Aaron Swartz Quotes
Aaron Hillel Swartz (November 8, 1986 – January 11, 2013) was an American computer programmer, entrepreneur, writer, political organizer, and Internet hacktivist. He was involved in the development of the web feed format RSS and the Markdown publishing format, the organization Creative Commons, the website framework web.py, and the social news site Reddit, in which he became a partner after its merger with his company, Infogami
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The world's entire scientific and cultural heritage, published over centuries in books and journals, is increasingly being digitized and locked up by a handful of private corporations.
At the end of the day, we have an economy that works for the rich by cheating the poor, and unequal schools are the result of that, not the cause.
The library world is set up on this model where the library is a physical building and has a number of books and serves a geographical community.
Seriously, who really cares how long the Nile river is, or who was the first to discover cheese? How is memorizing that ever going to help anyone? Instead, we need to give kids projects that allow them to exercise their minds and discover things for themselves.
Normally, I just sit in my quiet little room and do the small things that bring me pleasures. I read my books, I answer email, I write a little bit.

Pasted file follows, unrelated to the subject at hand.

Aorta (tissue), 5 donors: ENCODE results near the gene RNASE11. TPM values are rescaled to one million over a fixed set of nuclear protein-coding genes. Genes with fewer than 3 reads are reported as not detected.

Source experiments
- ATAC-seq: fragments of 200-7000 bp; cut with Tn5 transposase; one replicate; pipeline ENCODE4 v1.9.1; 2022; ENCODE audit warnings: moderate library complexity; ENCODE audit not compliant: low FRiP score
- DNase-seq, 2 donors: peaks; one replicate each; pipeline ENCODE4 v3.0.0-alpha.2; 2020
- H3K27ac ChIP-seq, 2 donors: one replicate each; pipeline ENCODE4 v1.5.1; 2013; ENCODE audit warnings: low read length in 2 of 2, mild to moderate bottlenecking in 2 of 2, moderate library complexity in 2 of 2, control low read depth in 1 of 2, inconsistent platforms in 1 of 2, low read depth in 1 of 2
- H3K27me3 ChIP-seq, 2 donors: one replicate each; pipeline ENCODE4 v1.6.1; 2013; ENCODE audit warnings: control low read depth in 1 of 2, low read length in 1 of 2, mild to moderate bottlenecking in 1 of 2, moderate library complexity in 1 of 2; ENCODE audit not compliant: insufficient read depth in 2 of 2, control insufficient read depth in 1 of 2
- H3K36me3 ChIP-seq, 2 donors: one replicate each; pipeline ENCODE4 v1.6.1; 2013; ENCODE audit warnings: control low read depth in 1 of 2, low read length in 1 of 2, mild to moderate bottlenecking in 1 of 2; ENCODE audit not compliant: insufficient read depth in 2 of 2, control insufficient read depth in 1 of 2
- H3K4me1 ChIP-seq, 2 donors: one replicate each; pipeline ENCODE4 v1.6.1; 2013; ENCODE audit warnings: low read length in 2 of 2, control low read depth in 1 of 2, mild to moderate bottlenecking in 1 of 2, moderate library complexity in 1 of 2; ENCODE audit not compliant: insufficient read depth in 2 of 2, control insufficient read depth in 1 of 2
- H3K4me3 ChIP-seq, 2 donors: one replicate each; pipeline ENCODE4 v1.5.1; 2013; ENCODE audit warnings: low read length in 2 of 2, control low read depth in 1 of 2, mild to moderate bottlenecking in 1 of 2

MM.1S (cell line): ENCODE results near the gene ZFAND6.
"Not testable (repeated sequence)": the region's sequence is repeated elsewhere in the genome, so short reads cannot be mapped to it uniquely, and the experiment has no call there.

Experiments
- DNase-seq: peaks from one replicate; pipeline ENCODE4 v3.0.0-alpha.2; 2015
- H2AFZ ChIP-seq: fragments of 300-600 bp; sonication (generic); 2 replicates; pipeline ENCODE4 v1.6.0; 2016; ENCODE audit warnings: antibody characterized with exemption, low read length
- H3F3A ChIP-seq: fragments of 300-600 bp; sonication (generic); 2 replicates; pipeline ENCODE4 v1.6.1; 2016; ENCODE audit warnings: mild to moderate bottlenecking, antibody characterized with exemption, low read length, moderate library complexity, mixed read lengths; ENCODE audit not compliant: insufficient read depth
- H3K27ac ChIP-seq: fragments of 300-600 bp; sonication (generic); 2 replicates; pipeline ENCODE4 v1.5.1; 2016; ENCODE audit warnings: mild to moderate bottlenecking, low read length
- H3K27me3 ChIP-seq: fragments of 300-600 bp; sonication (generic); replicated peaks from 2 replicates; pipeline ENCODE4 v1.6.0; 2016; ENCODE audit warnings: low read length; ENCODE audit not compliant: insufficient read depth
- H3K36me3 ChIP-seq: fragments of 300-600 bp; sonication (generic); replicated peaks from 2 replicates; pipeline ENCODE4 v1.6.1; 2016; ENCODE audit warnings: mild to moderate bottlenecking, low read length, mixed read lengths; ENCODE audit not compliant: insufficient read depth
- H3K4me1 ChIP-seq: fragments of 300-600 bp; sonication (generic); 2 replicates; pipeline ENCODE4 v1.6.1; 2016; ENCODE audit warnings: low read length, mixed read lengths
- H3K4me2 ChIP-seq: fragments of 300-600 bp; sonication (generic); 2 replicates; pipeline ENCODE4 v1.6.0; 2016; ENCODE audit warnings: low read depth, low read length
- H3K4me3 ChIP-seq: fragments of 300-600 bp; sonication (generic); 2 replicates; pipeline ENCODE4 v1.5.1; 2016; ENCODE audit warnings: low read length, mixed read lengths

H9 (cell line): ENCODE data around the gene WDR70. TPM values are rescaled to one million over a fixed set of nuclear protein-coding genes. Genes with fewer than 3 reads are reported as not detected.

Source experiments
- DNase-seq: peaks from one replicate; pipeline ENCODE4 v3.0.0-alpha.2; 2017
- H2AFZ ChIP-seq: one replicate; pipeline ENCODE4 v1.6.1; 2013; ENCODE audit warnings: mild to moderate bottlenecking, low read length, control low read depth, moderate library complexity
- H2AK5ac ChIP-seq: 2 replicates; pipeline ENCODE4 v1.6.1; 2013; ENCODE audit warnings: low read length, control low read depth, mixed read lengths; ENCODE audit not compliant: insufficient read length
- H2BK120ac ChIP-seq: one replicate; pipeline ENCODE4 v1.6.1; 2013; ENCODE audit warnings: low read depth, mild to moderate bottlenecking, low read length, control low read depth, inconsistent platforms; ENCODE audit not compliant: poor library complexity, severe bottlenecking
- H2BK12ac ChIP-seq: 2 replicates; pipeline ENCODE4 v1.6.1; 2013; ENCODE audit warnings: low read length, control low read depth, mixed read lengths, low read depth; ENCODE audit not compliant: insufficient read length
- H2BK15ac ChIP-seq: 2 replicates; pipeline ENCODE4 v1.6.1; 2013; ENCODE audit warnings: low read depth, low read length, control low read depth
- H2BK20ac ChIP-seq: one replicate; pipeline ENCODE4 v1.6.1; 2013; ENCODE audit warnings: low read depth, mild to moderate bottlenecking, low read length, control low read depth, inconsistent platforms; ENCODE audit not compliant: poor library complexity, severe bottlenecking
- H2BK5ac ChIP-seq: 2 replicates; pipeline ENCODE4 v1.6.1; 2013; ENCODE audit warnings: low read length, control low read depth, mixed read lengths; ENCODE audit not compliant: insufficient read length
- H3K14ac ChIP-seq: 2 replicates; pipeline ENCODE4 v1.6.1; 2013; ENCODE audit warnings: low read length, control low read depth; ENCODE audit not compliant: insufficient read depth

Steadfastness is a noble quality, but unguided by knowledge or humility, it becomes rashness, or obstinacy.
Without the ability to talk about government power, there's no way for citizens to make sure this power isn't being misused.
When I go to a library and I see the librarian at her desk reading, I'm afraid to interrupt her, even though she sits there specifically so that she may be interrupted, even though being interrupted for reasons like this by people like me is her very job.
Books are totally useless unless you take their advice. If you just keep reading them, thinking "that's so insightful! that changes everything," but never actually doing anything different, then pretty quickly the feeling will wear off and you'll start searching for another book to fill the void.
But like all power, there are those who want to keep it for themselves. The world's entire scientific and cultural heritage, published over centuries in books and journals, is increasingly being digitized and locked up by a handful of private corporations. Want to read the papers featuring the most famous results of the sciences? You'll need to send enormous amounts to publishers like Reed Elsevier.
There is no justice in following unjust laws. It's time to come into the light and, in the grand tradition of civil disobedience, declare our opposition to this private theft of public culture.
Now, as far as I know, nobody has ever put up the U.S.'s nuclear missiles on the Internet. I mean, it's not something I've heard about.